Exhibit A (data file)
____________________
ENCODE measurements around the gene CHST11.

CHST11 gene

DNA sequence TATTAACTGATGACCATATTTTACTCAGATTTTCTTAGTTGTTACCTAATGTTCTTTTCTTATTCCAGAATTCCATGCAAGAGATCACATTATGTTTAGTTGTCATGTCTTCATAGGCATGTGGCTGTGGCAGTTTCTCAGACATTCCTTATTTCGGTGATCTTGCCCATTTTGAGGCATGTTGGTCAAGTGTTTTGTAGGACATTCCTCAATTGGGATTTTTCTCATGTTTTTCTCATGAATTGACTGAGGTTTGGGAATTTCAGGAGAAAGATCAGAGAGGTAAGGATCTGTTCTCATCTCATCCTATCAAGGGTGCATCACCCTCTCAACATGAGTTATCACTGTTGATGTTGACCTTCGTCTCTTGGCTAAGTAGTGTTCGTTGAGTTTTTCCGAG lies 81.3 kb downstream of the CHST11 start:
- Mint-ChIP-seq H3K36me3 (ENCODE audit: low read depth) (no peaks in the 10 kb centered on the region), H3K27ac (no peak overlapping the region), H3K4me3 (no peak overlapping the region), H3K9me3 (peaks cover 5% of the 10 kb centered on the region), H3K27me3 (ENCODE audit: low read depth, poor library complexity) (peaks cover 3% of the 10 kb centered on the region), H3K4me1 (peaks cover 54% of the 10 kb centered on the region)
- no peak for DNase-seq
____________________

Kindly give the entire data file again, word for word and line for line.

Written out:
ENCODE measurements around the gene CHST11.

CHST11 gene

DNA sequence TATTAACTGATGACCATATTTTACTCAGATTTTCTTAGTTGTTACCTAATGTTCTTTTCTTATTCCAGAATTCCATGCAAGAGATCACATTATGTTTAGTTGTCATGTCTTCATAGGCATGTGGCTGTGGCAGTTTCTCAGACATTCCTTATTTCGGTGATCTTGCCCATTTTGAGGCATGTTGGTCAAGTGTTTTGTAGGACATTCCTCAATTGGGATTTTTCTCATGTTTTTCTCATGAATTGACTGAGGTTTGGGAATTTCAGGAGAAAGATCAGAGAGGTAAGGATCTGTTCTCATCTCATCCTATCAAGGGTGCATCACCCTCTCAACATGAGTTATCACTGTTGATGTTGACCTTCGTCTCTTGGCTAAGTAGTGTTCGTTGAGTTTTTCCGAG lies 81.3 kb downstream of the CHST11 start:
- Mint-ChIP-seq H3K36me3 (ENCODE audit: low read depth) (no peaks in the 10 kb centered on the region), H3K27ac (no peak overlapping the region), H3K4me3 (no peak overlapping the region), H3K9me3 (peaks cover 5% of the 10 kb centered on the region), H3K27me3 (ENCODE audit: low read depth, poor library complexity) (peaks cover 3% of the 10 kb centered on the region), H3K4me1 (peaks cover 54% of the 10 kb centered on the region)
- no peak for DNase-seq